*If you're used to web animation, you're probably used to 60fps—however, gifs can't be 60fps as according to this answer on Stack Overflow gif frame delay times must be specified as a number of hundredeths of a second. 100fps, 50fps, and 25fps are all possible, but 60fps is not. We'll go with 50fps as it's closest to 60fps.

The big advantage of this approach is that it isn't reliant on the framerate in the browser: in theory, the browser could be running at 1fps, and while it would take a while to generate the images (and would lock up the browser in the process—only do this locally!), the resulting gif would run at 60fps.

Here's the code to generate an image for each frame:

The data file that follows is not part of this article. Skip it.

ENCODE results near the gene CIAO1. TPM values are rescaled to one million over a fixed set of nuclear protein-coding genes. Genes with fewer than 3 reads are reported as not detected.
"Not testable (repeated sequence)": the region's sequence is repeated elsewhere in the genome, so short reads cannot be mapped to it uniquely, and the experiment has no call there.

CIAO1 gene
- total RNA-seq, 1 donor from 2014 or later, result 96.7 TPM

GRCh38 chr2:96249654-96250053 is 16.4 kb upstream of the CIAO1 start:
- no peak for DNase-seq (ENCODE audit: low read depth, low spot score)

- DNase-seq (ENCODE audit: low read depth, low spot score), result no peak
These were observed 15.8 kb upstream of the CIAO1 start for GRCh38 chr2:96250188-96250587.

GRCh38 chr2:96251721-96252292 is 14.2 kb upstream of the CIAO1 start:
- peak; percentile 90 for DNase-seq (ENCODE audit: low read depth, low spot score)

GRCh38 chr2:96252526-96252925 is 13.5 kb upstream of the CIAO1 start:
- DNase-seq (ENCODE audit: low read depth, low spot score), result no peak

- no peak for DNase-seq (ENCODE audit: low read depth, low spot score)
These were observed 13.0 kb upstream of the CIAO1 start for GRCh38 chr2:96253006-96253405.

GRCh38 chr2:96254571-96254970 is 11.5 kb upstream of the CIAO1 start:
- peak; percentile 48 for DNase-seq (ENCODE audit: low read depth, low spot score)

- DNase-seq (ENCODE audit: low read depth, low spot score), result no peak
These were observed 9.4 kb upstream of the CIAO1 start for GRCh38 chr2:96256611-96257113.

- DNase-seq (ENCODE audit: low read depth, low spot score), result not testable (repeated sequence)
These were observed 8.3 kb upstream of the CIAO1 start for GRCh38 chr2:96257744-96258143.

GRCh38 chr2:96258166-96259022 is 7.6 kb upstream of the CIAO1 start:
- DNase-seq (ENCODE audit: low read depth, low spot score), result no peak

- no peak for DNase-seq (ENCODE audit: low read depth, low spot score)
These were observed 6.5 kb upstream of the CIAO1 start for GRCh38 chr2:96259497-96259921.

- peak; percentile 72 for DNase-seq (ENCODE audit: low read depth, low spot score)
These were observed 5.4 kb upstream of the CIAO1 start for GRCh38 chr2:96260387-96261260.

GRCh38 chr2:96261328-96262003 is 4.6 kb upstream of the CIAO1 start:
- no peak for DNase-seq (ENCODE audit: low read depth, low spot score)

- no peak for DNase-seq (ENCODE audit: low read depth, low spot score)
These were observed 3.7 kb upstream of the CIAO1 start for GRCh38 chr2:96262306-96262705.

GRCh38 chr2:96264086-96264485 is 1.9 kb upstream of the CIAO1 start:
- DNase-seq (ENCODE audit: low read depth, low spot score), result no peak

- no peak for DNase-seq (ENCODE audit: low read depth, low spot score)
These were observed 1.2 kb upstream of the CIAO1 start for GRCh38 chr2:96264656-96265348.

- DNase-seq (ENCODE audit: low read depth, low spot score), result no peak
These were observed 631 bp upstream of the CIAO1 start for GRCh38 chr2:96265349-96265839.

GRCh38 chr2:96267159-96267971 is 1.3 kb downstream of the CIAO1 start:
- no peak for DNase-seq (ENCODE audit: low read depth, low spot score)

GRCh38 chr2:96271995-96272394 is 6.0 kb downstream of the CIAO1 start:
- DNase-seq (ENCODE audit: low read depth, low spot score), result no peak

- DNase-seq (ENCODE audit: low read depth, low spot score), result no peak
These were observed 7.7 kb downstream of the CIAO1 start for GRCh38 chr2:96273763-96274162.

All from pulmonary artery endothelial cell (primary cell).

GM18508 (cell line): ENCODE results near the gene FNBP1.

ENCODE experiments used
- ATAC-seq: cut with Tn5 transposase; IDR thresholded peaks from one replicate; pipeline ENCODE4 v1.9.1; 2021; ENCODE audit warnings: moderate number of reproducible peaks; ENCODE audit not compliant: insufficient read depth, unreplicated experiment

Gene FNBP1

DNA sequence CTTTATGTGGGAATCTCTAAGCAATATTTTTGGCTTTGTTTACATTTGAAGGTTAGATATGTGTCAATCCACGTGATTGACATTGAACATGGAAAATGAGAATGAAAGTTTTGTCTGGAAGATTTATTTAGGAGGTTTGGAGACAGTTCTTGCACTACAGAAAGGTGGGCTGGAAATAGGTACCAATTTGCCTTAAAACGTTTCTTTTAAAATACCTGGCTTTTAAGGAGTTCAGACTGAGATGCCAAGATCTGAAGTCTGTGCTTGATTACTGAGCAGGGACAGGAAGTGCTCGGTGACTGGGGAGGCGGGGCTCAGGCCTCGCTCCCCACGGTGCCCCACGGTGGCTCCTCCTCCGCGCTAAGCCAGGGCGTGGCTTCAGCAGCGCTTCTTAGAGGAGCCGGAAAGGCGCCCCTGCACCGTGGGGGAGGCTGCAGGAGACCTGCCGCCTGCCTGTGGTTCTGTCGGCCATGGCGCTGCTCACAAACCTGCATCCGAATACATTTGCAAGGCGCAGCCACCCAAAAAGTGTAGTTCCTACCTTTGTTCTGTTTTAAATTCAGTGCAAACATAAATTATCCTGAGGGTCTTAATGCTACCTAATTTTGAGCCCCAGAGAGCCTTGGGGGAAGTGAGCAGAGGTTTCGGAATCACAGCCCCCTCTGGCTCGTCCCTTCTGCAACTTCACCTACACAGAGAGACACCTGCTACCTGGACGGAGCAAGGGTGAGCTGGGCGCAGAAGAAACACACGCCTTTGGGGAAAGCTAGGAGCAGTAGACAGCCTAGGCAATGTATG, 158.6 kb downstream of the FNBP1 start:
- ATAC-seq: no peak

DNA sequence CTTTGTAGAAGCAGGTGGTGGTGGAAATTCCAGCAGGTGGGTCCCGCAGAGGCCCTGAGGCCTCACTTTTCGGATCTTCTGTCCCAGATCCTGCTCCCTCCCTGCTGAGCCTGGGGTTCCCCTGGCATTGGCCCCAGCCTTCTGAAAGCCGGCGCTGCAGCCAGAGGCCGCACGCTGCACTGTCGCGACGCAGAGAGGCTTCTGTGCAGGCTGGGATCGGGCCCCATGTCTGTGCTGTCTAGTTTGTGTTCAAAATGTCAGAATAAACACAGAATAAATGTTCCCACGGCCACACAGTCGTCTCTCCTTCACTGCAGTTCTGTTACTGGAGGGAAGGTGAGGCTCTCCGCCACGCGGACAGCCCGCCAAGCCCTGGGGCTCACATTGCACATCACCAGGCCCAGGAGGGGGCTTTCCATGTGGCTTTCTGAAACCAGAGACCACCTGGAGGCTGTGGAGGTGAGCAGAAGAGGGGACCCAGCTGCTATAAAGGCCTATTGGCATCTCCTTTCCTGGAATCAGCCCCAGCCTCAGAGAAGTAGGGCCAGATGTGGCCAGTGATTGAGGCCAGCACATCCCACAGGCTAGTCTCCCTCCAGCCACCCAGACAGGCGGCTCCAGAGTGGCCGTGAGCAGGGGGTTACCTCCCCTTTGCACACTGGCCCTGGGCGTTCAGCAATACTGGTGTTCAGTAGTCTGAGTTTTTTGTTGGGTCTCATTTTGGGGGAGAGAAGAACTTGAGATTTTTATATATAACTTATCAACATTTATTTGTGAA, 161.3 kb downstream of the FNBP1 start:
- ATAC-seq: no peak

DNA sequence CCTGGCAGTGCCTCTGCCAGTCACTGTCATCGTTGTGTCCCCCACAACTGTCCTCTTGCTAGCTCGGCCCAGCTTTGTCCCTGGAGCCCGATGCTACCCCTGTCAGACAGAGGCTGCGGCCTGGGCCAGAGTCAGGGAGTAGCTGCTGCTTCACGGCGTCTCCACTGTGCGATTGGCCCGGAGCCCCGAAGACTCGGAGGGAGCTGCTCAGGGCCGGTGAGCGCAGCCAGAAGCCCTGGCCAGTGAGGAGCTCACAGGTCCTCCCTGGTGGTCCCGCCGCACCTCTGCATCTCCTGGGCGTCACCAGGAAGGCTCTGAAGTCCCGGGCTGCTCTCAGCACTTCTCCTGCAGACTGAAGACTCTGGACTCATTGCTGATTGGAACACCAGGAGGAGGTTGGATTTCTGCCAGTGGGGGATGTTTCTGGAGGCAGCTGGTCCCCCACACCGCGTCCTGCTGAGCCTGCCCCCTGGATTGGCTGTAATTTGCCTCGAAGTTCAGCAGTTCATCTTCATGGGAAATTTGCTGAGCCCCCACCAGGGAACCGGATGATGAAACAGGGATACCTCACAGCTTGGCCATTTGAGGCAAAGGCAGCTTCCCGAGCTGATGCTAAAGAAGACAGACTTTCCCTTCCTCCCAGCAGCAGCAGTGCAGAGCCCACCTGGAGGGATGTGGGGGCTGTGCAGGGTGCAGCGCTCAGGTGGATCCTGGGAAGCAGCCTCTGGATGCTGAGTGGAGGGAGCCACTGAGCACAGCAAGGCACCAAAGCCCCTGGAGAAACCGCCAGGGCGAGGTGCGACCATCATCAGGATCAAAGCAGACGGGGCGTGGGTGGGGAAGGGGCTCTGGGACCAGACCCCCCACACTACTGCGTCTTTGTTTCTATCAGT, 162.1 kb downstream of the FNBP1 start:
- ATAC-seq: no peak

const options = {
  fps: 50,
  duration: 1000,
  canvas: document.querySelector('#canvas')

const framesData = {};

const frameDuration = 1e3 / options.fps;
const frames = Math.round(options.duration / frameDuration);
const framesNameLength = Math.ceil(Math.log10(frames));

for (let i = 0; i < frames; i++) {
  const timestamp = i * frameDuration;

  // This is the function to render to canvas

  const frameName = i.toString().padStart(framesNameLength, '0');
  framesData[frameName] = options.canvas.toDataURL('image/png');

A couple things to note:

  • The frame function should be the function that requestAnimationFrame would call if the animation were running.
  • The frame names are automatically padded with 0s so that they sort correctly as strings. For example, if there are 50 frames, "2" will become "02".

That will produce an object something like this:

  "00": "data:image/png;base64,iVBORw0KGgoAAAANSUhEUgAABLAA..."
  "01": "data:image/png;base64,iVBORw0KGgoAAAANSUhEUgAABLAA..."
  "02": "data:image/png;base64,iVBORw0KGgoAAAANSUhEUgAABLAA..."